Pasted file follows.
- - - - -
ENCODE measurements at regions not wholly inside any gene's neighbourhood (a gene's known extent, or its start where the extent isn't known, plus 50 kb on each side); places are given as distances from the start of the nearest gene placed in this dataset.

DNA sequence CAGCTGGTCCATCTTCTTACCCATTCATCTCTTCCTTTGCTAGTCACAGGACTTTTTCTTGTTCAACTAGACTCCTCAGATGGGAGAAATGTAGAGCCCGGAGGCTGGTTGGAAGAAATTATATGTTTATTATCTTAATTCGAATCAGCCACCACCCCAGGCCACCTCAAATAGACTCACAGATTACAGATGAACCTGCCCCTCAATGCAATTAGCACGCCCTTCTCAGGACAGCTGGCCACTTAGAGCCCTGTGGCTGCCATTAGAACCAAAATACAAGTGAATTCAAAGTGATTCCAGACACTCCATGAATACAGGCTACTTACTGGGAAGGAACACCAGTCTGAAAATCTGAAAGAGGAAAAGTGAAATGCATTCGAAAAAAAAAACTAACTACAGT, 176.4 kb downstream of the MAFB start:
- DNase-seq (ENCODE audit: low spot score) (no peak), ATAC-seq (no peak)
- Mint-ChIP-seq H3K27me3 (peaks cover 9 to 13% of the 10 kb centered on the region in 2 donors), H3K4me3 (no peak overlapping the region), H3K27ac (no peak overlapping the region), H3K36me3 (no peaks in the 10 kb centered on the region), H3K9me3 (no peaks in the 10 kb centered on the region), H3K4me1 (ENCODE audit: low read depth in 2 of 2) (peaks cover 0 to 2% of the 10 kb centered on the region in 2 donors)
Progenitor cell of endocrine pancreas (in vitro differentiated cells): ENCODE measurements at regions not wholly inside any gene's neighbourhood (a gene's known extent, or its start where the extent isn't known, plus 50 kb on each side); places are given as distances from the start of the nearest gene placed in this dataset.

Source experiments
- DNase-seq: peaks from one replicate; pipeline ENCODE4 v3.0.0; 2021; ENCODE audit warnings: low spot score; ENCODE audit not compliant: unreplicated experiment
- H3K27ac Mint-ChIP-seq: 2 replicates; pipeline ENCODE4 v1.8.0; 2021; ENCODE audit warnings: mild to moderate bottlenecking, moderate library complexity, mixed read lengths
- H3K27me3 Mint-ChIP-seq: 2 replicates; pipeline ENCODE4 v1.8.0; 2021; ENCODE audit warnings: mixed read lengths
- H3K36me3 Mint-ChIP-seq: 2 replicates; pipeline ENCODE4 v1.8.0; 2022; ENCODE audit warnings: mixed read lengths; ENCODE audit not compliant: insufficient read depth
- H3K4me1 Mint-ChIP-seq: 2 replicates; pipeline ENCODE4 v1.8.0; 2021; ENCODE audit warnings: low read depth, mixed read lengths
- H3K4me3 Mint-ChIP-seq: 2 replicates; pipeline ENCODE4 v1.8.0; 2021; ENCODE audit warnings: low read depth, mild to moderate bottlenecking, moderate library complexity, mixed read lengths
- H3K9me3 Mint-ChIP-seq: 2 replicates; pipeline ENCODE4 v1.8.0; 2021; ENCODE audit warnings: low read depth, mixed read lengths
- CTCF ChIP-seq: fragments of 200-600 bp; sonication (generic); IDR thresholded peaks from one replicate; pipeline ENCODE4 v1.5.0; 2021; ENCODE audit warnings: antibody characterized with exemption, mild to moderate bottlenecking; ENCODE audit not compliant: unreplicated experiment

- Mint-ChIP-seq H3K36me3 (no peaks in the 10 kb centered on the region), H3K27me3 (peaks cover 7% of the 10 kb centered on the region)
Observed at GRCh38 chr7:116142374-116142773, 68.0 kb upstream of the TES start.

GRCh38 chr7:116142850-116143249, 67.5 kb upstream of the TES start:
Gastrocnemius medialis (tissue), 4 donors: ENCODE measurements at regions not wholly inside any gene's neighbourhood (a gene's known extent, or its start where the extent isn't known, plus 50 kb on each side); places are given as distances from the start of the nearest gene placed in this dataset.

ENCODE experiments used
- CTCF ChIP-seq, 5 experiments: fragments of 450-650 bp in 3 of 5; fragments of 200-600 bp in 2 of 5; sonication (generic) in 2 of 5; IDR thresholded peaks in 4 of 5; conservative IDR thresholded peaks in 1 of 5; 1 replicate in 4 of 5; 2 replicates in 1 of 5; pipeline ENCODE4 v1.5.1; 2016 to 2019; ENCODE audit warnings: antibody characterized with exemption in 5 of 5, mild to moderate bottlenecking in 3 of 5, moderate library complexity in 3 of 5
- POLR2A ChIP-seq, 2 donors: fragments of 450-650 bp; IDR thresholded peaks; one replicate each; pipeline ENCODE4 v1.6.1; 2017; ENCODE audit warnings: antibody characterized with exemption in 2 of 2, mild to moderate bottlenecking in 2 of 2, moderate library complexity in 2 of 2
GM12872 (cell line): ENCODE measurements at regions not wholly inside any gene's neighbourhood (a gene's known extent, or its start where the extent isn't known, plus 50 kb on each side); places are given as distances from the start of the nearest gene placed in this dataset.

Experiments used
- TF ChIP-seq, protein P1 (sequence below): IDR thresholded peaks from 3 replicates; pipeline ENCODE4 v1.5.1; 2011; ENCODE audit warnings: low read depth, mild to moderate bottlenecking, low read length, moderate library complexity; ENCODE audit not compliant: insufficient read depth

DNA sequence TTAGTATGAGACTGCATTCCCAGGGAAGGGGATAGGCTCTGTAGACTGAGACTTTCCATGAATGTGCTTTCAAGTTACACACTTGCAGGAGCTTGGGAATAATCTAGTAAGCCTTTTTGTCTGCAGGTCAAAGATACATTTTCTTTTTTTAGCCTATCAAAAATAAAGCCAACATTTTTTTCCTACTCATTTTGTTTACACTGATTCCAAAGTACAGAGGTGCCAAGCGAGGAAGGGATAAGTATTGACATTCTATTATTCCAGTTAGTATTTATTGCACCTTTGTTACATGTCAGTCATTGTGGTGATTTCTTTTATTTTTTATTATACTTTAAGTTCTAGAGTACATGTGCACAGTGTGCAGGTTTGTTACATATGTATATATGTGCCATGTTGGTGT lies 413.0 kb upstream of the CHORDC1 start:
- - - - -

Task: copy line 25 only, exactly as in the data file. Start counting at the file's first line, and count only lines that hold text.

DNA sequence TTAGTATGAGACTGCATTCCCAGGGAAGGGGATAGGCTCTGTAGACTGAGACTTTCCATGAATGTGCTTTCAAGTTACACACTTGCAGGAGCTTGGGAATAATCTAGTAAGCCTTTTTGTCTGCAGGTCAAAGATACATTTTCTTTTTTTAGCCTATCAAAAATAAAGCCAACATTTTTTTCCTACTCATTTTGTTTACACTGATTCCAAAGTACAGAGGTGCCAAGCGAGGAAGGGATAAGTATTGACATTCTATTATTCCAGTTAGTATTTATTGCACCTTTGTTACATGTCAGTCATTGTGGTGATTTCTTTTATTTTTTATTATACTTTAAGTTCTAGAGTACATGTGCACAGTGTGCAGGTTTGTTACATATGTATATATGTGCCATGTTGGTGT lies 413.0 kb upstream of the CHORDC1 start: